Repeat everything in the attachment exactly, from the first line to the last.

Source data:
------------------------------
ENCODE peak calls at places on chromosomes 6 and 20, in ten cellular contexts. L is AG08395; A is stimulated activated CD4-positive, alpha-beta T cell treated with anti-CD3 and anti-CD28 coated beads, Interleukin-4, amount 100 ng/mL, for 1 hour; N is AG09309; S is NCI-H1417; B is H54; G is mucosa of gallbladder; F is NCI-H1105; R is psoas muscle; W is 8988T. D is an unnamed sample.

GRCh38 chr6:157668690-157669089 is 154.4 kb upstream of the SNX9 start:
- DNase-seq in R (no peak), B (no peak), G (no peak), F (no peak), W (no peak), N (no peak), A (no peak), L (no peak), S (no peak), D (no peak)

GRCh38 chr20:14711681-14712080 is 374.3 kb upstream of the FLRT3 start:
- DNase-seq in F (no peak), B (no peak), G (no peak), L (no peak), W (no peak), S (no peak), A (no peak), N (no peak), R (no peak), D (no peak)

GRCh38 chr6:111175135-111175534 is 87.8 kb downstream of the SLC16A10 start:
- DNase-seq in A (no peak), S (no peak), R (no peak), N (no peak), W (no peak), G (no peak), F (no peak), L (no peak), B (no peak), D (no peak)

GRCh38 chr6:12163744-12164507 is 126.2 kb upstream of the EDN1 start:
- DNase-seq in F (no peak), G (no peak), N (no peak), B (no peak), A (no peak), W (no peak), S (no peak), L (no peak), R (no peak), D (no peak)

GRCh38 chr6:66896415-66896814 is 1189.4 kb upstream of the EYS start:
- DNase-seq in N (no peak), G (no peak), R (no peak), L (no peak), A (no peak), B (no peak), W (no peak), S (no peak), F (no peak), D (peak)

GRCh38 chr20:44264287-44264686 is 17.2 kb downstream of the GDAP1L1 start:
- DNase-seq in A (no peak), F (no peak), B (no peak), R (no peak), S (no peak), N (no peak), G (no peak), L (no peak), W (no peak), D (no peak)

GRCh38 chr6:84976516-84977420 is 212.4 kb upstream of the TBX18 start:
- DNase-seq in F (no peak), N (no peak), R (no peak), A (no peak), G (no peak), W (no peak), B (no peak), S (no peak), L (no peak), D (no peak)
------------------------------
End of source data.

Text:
ENCODE peak calls at places on chromosomes 6 and 20, in ten cellular contexts. L is AG08395; A is stimulated activated CD4-positive, alpha-beta T cell treated with anti-CD3 and anti-CD28 coated beads, Interleukin-4, amount 100 ng/mL, for 1 hour; N is AG09309; S is NCI-H1417; B is H54; G is mucosa of gallbladder; F is NCI-H1105; R is psoas muscle; W is 8988T. D is an unnamed sample.

GRCh38 chr6:157668690-157669089 is 154.4 kb upstream of the SNX9 start:
- DNase-seq in R (no peak), B (no peak), G (no peak), F (no peak), W (no peak), N (no peak), A (no peak), L (no peak), S (no peak), D (no peak)

GRCh38 chr20:14711681-14712080 is 374.3 kb upstream of the FLRT3 start:
- DNase-seq in F (no peak), B (no peak), G (no peak), L (no peak), W (no peak), S (no peak), A (no peak), N (no peak), R (no peak), D (no peak)

GRCh38 chr6:111175135-111175534 is 87.8 kb downstream of the SLC16A10 start:
- DNase-seq in A (no peak), S (no peak), R (no peak), N (no peak), W (no peak), G (no peak), F (no peak), L (no peak), B (no peak), D (no peak)

GRCh38 chr6:12163744-12164507 is 126.2 kb upstream of the EDN1 start:
- DNase-seq in F (no peak), G (no peak), N (no peak), B (no peak), A (no peak), W (no peak), S (no peak), L (no peak), R (no peak), D (no peak)

GRCh38 chr6:66896415-66896814 is 1189.4 kb upstream of the EYS start:
- DNase-seq in N (no peak), G (no peak), R (no peak), L (no peak), A (no peak), B (no peak), W (no peak), S (no peak), F (no peak), D (peak)

GRCh38 chr20:44264287-44264686 is 17.2 kb downstream of the GDAP1L1 start:
- DNase-seq in A (no peak), F (no peak), B (no peak), R (no peak), S (no peak), N (no peak), G (no peak), L (no peak), W (no peak), D (no peak)

GRCh38 chr6:84976516-84977420 is 212.4 kb upstream of the TBX18 start:
- DNase-seq in F (no peak), N (no peak), R (no peak), A (no peak), G (no peak), W (no peak), B (no peak), S (no peak), L (no peak), D (no peak)